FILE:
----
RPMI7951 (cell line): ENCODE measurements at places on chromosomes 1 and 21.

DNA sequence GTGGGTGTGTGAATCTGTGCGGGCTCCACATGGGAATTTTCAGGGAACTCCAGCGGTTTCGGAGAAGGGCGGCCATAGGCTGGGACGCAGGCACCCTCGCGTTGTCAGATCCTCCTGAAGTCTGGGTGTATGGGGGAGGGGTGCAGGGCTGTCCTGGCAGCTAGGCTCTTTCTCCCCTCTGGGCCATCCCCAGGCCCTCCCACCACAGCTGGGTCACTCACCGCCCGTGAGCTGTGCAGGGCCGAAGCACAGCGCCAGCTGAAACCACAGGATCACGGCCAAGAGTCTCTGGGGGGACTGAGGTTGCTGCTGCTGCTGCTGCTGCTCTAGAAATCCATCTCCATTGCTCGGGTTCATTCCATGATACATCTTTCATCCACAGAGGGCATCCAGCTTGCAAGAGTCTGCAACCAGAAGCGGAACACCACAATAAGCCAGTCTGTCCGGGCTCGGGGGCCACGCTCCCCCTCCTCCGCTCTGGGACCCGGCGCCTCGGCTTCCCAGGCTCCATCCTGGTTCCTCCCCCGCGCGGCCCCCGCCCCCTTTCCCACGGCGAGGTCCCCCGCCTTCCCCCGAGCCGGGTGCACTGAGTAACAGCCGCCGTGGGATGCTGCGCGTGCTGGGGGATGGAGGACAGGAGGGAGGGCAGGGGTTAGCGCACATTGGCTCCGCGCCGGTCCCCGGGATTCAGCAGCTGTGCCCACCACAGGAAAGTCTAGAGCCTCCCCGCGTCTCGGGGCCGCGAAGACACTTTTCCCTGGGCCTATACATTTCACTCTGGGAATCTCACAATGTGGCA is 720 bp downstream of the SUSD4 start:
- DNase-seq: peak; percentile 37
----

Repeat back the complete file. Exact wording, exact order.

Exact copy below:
RPMI7951 (cell line): ENCODE measurements at places on chromosomes 1 and 21.

DNA sequence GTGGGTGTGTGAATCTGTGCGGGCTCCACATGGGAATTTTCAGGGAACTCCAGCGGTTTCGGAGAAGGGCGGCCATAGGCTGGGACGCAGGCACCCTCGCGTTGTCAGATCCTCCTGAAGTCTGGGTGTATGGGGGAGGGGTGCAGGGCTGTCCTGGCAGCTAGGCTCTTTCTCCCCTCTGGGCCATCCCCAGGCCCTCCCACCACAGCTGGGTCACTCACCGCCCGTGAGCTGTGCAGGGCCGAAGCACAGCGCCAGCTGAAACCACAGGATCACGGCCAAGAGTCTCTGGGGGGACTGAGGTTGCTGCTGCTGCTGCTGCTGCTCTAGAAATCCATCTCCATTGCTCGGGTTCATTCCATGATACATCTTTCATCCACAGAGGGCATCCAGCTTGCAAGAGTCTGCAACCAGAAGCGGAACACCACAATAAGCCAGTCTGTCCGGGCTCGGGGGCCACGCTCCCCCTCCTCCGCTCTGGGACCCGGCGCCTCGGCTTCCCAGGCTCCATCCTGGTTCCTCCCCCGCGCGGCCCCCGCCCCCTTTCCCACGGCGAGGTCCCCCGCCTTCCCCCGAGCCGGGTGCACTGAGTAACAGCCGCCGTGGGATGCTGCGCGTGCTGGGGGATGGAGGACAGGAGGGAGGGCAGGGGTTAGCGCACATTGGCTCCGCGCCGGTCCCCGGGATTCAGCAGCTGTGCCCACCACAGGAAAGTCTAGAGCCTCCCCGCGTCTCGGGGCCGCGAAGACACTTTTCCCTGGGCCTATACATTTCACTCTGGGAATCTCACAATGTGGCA is 720 bp downstream of the SUSD4 start:
- DNase-seq: peak; percentile 37